The detection and control of ethanol found in most consumer goods is essential due to its side effects such as skin irritation and nasal mucous membrane inflammation. Several ethanol detection methods have been applied such as the use of plastic optical fiber sensors which have outperformed traditional sensors. Enhanced interaction between light propagation and the sensing layer in the fiber core is one way to improve the performance of optical fiber sensors. Nanostructured materials such as graphene oxide and carbon nanotubes have been found to improve the sensor performance. Uncladded plastic optical fibers have recently gained interest due to their flexibility and simplicity among other properties. Researchers observe that there are promising opportunities in ethanol sensing applications by examining sensing characteristics of graphene oxide and carbon nanotube coatings on uncladded plastic optical fibers.
Dr. Yaacob and colleagues at Universiti Putra Malaysia developed an ethanol sensor based on uncladded plastic optical fibers coated with carbon nanotubes and graphene oxide, and achieved results at room temperature indicating high efficiency of plastic optical fibers over conventional ethanol sensors. Their work is now published in Optics Express.
The proposed uncladded plastic optical fiber ethanol sensor was fabricated using a fluorinated polymer cladding and a multimode plastic optical fiber. The cladding was removed using sandpaper, acetone, and deionized water. Carbon nanotubes were formed by adding raw carbon nanotubes into sulfuric acid to obtain carbon nanotubes with different carboxyl contents and this layer was deposited onto the uncladded plastic optical fiber through drop-casting technique. For comparison purposes, graphene oxide nanomaterial was formed using Hummer’s method and drop-casted on the uncladded plastic optical fiber.
The authors investigated the optical response towards different ethanol concentrations of the uncladded plastic optical fiber sensor, based on graphene oxide and carbon nanotubes to check on their sensing performances. The research team found out that the dynamic response as well as the recovery times of the carbon nanotube based sensor, increased proportionally with the ethanol concentration, as a result of the interaction between ethanol molecules and adsorbed oxygen ions. On the other hand, the graphene oxide-based sensor exhibited limited response and recovery times at ethanol concentrations below 60 percent.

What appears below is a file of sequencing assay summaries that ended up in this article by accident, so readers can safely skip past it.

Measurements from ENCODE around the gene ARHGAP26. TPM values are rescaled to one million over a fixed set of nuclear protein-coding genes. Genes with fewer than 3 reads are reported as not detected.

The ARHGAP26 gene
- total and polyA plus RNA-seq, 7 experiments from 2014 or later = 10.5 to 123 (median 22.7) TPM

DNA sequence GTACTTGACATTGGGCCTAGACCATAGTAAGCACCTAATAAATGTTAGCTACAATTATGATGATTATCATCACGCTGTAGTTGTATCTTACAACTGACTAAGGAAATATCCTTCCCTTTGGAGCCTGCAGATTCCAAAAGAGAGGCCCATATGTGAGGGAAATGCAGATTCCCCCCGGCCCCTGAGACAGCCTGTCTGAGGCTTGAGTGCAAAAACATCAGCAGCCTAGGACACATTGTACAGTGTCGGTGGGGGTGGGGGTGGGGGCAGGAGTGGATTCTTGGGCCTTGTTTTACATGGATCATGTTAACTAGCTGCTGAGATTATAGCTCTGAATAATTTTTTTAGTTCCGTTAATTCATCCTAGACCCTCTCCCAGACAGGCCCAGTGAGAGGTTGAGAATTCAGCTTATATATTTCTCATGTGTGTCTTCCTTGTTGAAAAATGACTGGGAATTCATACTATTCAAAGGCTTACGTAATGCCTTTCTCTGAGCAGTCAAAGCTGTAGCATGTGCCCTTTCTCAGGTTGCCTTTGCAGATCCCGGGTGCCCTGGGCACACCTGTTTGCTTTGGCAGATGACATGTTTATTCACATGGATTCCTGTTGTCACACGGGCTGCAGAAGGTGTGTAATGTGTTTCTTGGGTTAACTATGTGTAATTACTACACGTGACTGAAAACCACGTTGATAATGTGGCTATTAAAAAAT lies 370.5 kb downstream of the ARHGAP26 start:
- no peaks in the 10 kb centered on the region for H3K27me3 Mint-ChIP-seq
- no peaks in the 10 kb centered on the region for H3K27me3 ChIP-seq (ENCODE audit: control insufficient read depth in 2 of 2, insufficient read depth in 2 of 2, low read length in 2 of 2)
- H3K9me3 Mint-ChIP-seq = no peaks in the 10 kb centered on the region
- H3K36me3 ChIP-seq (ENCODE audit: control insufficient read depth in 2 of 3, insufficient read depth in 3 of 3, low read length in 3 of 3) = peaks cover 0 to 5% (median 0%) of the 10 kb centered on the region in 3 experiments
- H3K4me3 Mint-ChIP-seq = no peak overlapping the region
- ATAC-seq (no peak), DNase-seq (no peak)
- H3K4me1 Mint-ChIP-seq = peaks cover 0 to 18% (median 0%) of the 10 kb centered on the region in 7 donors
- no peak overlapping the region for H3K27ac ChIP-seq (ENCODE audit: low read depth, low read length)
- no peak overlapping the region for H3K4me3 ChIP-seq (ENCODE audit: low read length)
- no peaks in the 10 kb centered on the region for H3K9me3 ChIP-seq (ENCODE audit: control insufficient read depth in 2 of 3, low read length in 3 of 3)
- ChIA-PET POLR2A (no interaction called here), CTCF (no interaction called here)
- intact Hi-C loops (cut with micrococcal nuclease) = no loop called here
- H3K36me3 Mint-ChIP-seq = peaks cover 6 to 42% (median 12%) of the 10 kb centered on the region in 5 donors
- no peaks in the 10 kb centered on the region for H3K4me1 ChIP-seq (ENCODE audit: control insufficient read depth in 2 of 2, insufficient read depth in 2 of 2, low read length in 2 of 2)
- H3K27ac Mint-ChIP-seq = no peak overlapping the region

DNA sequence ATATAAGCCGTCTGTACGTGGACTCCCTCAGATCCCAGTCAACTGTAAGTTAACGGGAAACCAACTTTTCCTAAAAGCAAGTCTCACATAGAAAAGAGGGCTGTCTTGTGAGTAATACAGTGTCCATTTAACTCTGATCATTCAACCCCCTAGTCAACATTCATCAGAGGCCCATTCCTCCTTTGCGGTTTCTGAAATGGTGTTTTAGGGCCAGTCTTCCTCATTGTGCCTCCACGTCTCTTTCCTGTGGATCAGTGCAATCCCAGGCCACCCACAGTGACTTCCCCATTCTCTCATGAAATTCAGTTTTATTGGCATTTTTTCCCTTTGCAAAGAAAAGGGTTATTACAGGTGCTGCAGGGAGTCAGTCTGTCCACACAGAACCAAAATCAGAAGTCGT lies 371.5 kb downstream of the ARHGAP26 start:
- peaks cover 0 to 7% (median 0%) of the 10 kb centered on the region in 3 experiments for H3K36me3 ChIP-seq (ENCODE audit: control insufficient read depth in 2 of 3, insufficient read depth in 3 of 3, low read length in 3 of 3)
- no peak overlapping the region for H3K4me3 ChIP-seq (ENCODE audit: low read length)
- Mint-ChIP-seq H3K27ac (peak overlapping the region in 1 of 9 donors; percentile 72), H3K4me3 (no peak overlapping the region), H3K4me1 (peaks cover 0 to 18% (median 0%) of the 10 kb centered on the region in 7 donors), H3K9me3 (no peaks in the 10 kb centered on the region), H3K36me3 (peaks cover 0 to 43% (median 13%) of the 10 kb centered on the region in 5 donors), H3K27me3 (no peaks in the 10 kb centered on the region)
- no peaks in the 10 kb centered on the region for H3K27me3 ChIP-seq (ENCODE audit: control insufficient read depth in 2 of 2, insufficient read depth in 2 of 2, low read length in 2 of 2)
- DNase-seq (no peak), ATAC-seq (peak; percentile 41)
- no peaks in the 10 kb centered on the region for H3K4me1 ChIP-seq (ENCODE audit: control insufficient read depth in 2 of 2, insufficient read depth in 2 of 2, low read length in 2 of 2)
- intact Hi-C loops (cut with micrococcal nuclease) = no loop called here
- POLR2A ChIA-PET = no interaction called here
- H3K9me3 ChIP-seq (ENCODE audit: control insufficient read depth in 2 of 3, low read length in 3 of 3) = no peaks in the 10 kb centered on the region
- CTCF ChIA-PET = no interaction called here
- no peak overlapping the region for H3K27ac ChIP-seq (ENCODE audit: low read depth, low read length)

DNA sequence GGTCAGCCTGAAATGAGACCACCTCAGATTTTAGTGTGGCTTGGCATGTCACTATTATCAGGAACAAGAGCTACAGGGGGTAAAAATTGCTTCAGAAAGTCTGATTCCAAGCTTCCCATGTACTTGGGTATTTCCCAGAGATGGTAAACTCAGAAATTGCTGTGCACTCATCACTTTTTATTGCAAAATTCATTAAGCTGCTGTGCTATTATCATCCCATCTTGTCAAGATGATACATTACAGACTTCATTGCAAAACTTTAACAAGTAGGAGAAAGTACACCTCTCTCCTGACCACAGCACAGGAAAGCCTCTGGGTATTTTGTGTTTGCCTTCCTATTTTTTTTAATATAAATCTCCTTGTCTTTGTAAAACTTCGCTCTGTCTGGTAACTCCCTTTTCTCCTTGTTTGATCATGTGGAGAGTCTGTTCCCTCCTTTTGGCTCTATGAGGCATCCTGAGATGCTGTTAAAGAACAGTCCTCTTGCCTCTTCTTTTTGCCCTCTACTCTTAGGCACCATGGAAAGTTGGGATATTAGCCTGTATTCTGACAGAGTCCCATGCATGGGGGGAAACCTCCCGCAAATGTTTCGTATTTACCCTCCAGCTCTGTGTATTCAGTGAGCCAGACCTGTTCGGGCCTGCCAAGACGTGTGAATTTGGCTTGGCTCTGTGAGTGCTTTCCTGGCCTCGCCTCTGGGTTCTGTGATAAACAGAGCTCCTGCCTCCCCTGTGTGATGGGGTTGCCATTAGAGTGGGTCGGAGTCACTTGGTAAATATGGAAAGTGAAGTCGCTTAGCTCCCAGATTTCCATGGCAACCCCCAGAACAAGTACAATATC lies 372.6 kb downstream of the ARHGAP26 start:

Further, the authors showed that the carbon nanotube-based sensor exhibited 4 times higher sensitivity as compared with the graphene oxide-based sensor towards ethanol concentrations. The enhancement of the sensitivity of the carbon nanotube-based sensor is as a result of its porous surface that provides a large surface area for the adsorption of ethanol molecules which penetrate its sensing layer to interact with the fleeting wave. This is not the case with the graphene oxide-based sensor because its surface roughness is five times less than that of the carbon nanotube-based sensor.
Carbon nanotube-based sensor attained lower resolution limit as compared with graphene oxide based sensor. Further, the sensitivity of the carbon nanotube-based sensor shows no visible saturation at elevated ethanol concentrations and as such can be regarded as ideal and reliable for practical use. The research team also demonstrated that carbon nanotube-based sensor has significant selectivity to ethanol as compared with other analytes and is therefore recommended for ethanol detection in industrial fields.
A.L. Khalaf, P.T. Arasu, H.N. Lim, S. Paiman, N.A. Yusof, M.A. Mahdi, M.H. Yaacob. Modified plastic optical fiber with CNT and graphene oxide nanostructured coatings for ethanol liquid sensing. Optics Express, 2017, 5, 5509-5520.Go To Optics Express